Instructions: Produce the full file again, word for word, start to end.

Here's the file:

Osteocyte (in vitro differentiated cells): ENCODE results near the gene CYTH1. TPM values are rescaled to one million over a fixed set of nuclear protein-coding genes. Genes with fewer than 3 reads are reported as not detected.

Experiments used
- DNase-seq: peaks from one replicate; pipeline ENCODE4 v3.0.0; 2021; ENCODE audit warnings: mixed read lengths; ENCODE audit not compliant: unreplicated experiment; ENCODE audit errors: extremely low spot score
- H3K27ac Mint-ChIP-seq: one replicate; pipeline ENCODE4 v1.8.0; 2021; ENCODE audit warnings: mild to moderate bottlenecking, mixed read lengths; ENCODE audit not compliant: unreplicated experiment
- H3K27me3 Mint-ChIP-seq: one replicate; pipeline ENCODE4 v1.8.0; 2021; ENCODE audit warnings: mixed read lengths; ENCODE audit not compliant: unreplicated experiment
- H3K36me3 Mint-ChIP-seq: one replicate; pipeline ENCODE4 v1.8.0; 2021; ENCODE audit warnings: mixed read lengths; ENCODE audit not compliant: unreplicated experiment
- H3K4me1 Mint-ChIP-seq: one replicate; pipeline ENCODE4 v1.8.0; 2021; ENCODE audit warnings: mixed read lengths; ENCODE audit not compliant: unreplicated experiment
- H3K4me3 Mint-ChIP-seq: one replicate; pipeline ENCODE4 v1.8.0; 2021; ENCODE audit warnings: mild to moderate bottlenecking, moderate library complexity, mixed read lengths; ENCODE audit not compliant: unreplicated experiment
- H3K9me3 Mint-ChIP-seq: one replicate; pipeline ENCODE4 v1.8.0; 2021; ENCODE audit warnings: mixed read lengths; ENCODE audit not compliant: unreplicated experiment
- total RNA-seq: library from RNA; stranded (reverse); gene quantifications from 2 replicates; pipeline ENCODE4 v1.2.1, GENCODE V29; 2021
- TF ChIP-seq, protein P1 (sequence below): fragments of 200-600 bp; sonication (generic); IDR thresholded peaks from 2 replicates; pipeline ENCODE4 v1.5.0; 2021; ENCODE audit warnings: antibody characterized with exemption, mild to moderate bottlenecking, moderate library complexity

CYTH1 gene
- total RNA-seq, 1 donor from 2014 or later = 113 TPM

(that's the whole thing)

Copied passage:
Osteocyte (in vitro differentiated cells): ENCODE results near the gene CYTH1. TPM values are rescaled to one million over a fixed set of nuclear protein-coding genes. Genes with fewer than 3 reads are reported as not detected.

Experiments used
- DNase-seq: peaks from one replicate; pipeline ENCODE4 v3.0.0; 2021; ENCODE audit warnings: mixed read lengths; ENCODE audit not compliant: unreplicated experiment; ENCODE audit errors: extremely low spot score
- H3K27ac Mint-ChIP-seq: one replicate; pipeline ENCODE4 v1.8.0; 2021; ENCODE audit warnings: mild to moderate bottlenecking, mixed read lengths; ENCODE audit not compliant: unreplicated experiment
- H3K27me3 Mint-ChIP-seq: one replicate; pipeline ENCODE4 v1.8.0; 2021; ENCODE audit warnings: mixed read lengths; ENCODE audit not compliant: unreplicated experiment
- H3K36me3 Mint-ChIP-seq: one replicate; pipeline ENCODE4 v1.8.0; 2021; ENCODE audit warnings: mixed read lengths; ENCODE audit not compliant: unreplicated experiment
- H3K4me1 Mint-ChIP-seq: one replicate; pipeline ENCODE4 v1.8.0; 2021; ENCODE audit warnings: mixed read lengths; ENCODE audit not compliant: unreplicated experiment
- H3K4me3 Mint-ChIP-seq: one replicate; pipeline ENCODE4 v1.8.0; 2021; ENCODE audit warnings: mild to moderate bottlenecking, moderate library complexity, mixed read lengths; ENCODE audit not compliant: unreplicated experiment
- H3K9me3 Mint-ChIP-seq: one replicate; pipeline ENCODE4 v1.8.0; 2021; ENCODE audit warnings: mixed read lengths; ENCODE audit not compliant: unreplicated experiment
- total RNA-seq: library from RNA; stranded (reverse); gene quantifications from 2 replicates; pipeline ENCODE4 v1.2.1, GENCODE V29; 2021
- TF ChIP-seq, protein P1 (sequence below): fragments of 200-600 bp; sonication (generic); IDR thresholded peaks from 2 replicates; pipeline ENCODE4 v1.5.0; 2021; ENCODE audit warnings: antibody characterized with exemption, mild to moderate bottlenecking, moderate library complexity

CYTH1 gene
- total RNA-seq, 1 donor from 2014 or later = 113 TPM